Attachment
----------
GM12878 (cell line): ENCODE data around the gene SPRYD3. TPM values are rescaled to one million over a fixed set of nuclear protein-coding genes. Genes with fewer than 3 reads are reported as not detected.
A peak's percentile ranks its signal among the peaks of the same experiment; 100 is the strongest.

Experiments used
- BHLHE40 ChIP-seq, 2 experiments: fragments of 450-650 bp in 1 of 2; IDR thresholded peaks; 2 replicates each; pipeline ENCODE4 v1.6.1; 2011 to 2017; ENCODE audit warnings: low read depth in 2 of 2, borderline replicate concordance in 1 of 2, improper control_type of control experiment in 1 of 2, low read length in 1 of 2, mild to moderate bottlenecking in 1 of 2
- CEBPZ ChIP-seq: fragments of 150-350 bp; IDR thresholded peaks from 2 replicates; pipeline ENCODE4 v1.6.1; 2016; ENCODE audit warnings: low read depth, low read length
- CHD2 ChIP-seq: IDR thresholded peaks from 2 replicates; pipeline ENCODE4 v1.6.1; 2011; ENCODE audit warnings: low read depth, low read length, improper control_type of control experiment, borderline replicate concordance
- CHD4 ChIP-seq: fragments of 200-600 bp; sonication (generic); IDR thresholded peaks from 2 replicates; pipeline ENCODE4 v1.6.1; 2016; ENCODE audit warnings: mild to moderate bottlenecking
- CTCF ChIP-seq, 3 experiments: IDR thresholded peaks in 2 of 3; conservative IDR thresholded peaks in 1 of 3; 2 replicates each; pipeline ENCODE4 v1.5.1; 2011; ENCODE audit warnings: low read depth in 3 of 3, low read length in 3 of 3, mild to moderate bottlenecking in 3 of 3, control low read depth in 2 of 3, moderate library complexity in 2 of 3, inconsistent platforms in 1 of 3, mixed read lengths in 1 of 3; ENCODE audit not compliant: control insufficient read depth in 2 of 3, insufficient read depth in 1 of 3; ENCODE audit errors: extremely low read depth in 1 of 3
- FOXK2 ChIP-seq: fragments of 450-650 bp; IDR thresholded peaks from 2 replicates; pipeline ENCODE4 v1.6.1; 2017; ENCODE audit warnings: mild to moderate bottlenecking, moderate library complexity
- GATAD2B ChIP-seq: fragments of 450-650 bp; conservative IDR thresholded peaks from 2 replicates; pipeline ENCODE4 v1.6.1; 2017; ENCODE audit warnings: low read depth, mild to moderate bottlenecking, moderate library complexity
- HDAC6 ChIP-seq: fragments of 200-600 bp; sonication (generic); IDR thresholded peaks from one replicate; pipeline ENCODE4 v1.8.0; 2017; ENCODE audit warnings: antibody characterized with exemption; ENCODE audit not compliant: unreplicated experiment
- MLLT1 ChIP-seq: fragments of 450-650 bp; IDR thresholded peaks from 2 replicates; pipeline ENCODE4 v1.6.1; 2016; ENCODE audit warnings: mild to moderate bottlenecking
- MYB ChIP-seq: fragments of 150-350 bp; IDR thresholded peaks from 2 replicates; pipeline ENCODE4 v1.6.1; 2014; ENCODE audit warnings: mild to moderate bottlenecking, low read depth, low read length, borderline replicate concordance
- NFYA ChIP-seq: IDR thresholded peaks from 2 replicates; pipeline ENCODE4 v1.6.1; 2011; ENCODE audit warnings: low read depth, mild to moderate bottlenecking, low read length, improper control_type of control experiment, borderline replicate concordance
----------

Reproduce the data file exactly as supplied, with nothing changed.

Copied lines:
GM12878 (cell line): ENCODE data around the gene SPRYD3. TPM values are rescaled to one million over a fixed set of nuclear protein-coding genes. Genes with fewer than 3 reads are reported as not detected.
A peak's percentile ranks its signal among the peaks of the same experiment; 100 is the strongest.

Experiments used
- BHLHE40 ChIP-seq, 2 experiments: fragments of 450-650 bp in 1 of 2; IDR thresholded peaks; 2 replicates each; pipeline ENCODE4 v1.6.1; 2011 to 2017; ENCODE audit warnings: low read depth in 2 of 2, borderline replicate concordance in 1 of 2, improper control_type of control experiment in 1 of 2, low read length in 1 of 2, mild to moderate bottlenecking in 1 of 2
- CEBPZ ChIP-seq: fragments of 150-350 bp; IDR thresholded peaks from 2 replicates; pipeline ENCODE4 v1.6.1; 2016; ENCODE audit warnings: low read depth, low read length
- CHD2 ChIP-seq: IDR thresholded peaks from 2 replicates; pipeline ENCODE4 v1.6.1; 2011; ENCODE audit warnings: low read depth, low read length, improper control_type of control experiment, borderline replicate concordance
- CHD4 ChIP-seq: fragments of 200-600 bp; sonication (generic); IDR thresholded peaks from 2 replicates; pipeline ENCODE4 v1.6.1; 2016; ENCODE audit warnings: mild to moderate bottlenecking
- CTCF ChIP-seq, 3 experiments: IDR thresholded peaks in 2 of 3; conservative IDR thresholded peaks in 1 of 3; 2 replicates each; pipeline ENCODE4 v1.5.1; 2011; ENCODE audit warnings: low read depth in 3 of 3, low read length in 3 of 3, mild to moderate bottlenecking in 3 of 3, control low read depth in 2 of 3, moderate library complexity in 2 of 3, inconsistent platforms in 1 of 3, mixed read lengths in 1 of 3; ENCODE audit not compliant: control insufficient read depth in 2 of 3, insufficient read depth in 1 of 3; ENCODE audit errors: extremely low read depth in 1 of 3
- FOXK2 ChIP-seq: fragments of 450-650 bp; IDR thresholded peaks from 2 replicates; pipeline ENCODE4 v1.6.1; 2017; ENCODE audit warnings: mild to moderate bottlenecking, moderate library complexity
- GATAD2B ChIP-seq: fragments of 450-650 bp; conservative IDR thresholded peaks from 2 replicates; pipeline ENCODE4 v1.6.1; 2017; ENCODE audit warnings: low read depth, mild to moderate bottlenecking, moderate library complexity
- HDAC6 ChIP-seq: fragments of 200-600 bp; sonication (generic); IDR thresholded peaks from one replicate; pipeline ENCODE4 v1.8.0; 2017; ENCODE audit warnings: antibody characterized with exemption; ENCODE audit not compliant: unreplicated experiment
- MLLT1 ChIP-seq: fragments of 450-650 bp; IDR thresholded peaks from 2 replicates; pipeline ENCODE4 v1.6.1; 2016; ENCODE audit warnings: mild to moderate bottlenecking
- MYB ChIP-seq: fragments of 150-350 bp; IDR thresholded peaks from 2 replicates; pipeline ENCODE4 v1.6.1; 2014; ENCODE audit warnings: mild to moderate bottlenecking, low read depth, low read length, borderline replicate concordance
- NFYA ChIP-seq: IDR thresholded peaks from 2 replicates; pipeline ENCODE4 v1.6.1; 2011; ENCODE audit warnings: low read depth, mild to moderate bottlenecking, low read length, improper control_type of control experiment, borderline replicate concordance